I actually think that the ease of walking probably negated some of the study's more powerful effects. It's doubtful that any of the people in the stretching group actually refrained from walking for an entire year. As a result, some of the benefits of exercise leaked out into the supposed "control" group.
Returning to the study's findings, they are still exciting and important. Though walking isn't necessarily the easiest exercise for everyone , it beats many of the alternatives. Walking is relatively easy for most people to build into their daily routines. It's a tantalizing thought to imagine that all you have to do is walk and you'll beat the dreaded effects of aging on your mind. Walking is also much cheaper and far less risky than taking powerful medications such as Aricept to prevent or slow Alzheimer's disease.
Erickson and his team have drawn a new line in the sand in the battle against preventable cognitive declines. Their work reinforces the notion that our brains are "plastic," meaning that they can grow and adapt to our life's demands. Back in the bad old days when study after study documented the brain's inevitable decline with age, researchers were convinced that aging could be described by the ugly term "neuronal fallout model." One of the first research teams in the field to demonstrate plasticity was Steven Buell and Paul Coleman (then at the University of Rochester). Starting back in the late 1970s, they showed that most of those fallout model studies were flawed. They compared autopsy findings from the brains of "healthy" (non-demented) with the brains of people who had dementia. The brains from the healthy subjects showed signs of continued growth of new synapses. Though people did lose neurons as they grew older, those neurons that remained were capable of sprouting new connections, particularly if the brain's owners were mentally active.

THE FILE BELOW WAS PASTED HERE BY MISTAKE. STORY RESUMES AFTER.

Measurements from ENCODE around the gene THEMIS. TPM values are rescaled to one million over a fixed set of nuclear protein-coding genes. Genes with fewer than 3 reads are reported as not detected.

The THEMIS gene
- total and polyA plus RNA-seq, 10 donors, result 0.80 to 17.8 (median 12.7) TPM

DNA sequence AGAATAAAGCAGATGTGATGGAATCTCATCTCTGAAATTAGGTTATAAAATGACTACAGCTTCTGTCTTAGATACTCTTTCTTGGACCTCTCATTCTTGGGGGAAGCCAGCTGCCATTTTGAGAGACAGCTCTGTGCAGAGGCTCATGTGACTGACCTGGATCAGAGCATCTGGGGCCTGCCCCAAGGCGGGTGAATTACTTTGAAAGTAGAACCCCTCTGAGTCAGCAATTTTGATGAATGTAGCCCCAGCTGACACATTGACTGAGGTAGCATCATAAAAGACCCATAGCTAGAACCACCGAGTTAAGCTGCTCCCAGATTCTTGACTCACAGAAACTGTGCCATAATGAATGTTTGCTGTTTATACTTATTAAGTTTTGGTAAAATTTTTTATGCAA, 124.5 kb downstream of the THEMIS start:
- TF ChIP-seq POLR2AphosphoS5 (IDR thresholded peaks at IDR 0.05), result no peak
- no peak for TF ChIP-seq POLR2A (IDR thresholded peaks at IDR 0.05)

What can you do to keep your brain and memory in tip-top shape? These suggestions sum up the state of the art:
1. Use it so you don't lose it. This well-worn phrase continues to be true. Your brain is a "mental muscle" that needs exercise to grow and adapt. The more you activate your mind, the more it will respond to the demands you place upon it.
2. Get up and start moving. We now know that a healthy body creates the conditions for a healthy mind. Many systems of the body, from the cardiovascular to the immune system, benefit from regular workouts. It's no wonder that the brain benefits as well.
3. Don't make excuses. Even if you can't walk for 40 minutes at a time, walk for 10. These effects, as the authors stated were "dose dependent," meaning that something is better than nothing.
4. Look for new ways to stimulate your mind. Creative new pursuits can build new connections in your brain.
5. Be wary of headlines about research. Form your own conclusions about research studies by doing your own online detective work, especially when it comes to protecting your brain's health.
It's never too early to start getting your brain in shape. The good news is that it's never too late.
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Copyright Susan Krauss Whitbourne, Ph.D. 2011